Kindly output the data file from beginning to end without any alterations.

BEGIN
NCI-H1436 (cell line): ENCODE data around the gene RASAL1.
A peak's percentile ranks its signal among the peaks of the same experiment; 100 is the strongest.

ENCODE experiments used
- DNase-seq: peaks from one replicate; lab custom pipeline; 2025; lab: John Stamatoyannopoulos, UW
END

NCI-H1436 (cell line): ENCODE data around the gene RASAL1.
A peak's percentile ranks its signal among the peaks of the same experiment; 100 is the strongest.

ENCODE experiments used
- DNase-seq: peaks from one replicate; lab custom pipeline; 2025; lab: John Stamatoyannopoulos, UW